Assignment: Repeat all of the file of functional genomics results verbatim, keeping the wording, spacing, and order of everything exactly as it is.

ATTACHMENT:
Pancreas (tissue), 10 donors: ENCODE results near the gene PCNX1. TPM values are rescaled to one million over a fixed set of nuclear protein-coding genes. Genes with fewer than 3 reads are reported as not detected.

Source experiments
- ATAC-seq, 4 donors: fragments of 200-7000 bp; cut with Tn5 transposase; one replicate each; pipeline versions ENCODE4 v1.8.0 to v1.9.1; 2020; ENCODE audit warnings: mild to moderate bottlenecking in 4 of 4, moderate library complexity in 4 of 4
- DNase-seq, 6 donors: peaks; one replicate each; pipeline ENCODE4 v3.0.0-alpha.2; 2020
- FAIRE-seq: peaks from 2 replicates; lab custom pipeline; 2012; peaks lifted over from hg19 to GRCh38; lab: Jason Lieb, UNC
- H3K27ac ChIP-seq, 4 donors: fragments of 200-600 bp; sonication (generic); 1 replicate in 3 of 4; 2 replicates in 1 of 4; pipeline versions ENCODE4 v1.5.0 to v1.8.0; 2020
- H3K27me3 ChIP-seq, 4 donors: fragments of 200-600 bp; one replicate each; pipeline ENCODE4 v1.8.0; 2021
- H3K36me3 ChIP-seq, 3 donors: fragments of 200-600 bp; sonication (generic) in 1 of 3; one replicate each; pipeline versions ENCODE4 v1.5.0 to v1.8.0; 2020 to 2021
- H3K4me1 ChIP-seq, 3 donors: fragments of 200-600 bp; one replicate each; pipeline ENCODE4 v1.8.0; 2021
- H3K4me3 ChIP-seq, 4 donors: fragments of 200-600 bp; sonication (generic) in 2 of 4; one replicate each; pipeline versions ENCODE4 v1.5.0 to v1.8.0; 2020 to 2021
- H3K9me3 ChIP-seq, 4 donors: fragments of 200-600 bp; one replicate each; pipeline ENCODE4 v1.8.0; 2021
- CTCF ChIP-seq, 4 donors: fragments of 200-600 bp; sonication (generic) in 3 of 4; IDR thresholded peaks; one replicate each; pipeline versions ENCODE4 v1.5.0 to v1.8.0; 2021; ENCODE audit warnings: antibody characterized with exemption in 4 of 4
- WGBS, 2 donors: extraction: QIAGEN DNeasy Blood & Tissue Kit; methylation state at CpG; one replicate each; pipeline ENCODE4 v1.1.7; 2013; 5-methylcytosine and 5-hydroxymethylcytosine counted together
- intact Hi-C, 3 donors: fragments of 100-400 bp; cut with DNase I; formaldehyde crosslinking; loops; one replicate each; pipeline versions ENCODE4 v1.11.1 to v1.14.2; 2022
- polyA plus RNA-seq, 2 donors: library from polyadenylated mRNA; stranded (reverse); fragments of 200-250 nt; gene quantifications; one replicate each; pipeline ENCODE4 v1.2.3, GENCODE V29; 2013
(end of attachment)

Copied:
Pancreas (tissue), 10 donors: ENCODE results near the gene PCNX1. TPM values are rescaled to one million over a fixed set of nuclear protein-coding genes. Genes with fewer than 3 reads are reported as not detected.

Source experiments
- ATAC-seq, 4 donors: fragments of 200-7000 bp; cut with Tn5 transposase; one replicate each; pipeline versions ENCODE4 v1.8.0 to v1.9.1; 2020; ENCODE audit warnings: mild to moderate bottlenecking in 4 of 4, moderate library complexity in 4 of 4
- DNase-seq, 6 donors: peaks; one replicate each; pipeline ENCODE4 v3.0.0-alpha.2; 2020
- FAIRE-seq: peaks from 2 replicates; lab custom pipeline; 2012; peaks lifted over from hg19 to GRCh38; lab: Jason Lieb, UNC
- H3K27ac ChIP-seq, 4 donors: fragments of 200-600 bp; sonication (generic); 1 replicate in 3 of 4; 2 replicates in 1 of 4; pipeline versions ENCODE4 v1.5.0 to v1.8.0; 2020
- H3K27me3 ChIP-seq, 4 donors: fragments of 200-600 bp; one replicate each; pipeline ENCODE4 v1.8.0; 2021
- H3K36me3 ChIP-seq, 3 donors: fragments of 200-600 bp; sonication (generic) in 1 of 3; one replicate each; pipeline versions ENCODE4 v1.5.0 to v1.8.0; 2020 to 2021
- H3K4me1 ChIP-seq, 3 donors: fragments of 200-600 bp; one replicate each; pipeline ENCODE4 v1.8.0; 2021
- H3K4me3 ChIP-seq, 4 donors: fragments of 200-600 bp; sonication (generic) in 2 of 4; one replicate each; pipeline versions ENCODE4 v1.5.0 to v1.8.0; 2020 to 2021
- H3K9me3 ChIP-seq, 4 donors: fragments of 200-600 bp; one replicate each; pipeline ENCODE4 v1.8.0; 2021
- CTCF ChIP-seq, 4 donors: fragments of 200-600 bp; sonication (generic) in 3 of 4; IDR thresholded peaks; one replicate each; pipeline versions ENCODE4 v1.5.0 to v1.8.0; 2021; ENCODE audit warnings: antibody characterized with exemption in 4 of 4
- WGBS, 2 donors: extraction: QIAGEN DNeasy Blood & Tissue Kit; methylation state at CpG; one replicate each; pipeline ENCODE4 v1.1.7; 2013; 5-methylcytosine and 5-hydroxymethylcytosine counted together
- intact Hi-C, 3 donors: fragments of 100-400 bp; cut with DNase I; formaldehyde crosslinking; loops; one replicate each; pipeline versions ENCODE4 v1.11.1 to v1.14.2; 2022
- polyA plus RNA-seq, 2 donors: library from polyadenylated mRNA; stranded (reverse); fragments of 200-250 nt; gene quantifications; one replicate each; pipeline ENCODE4 v1.2.3, GENCODE V29; 2013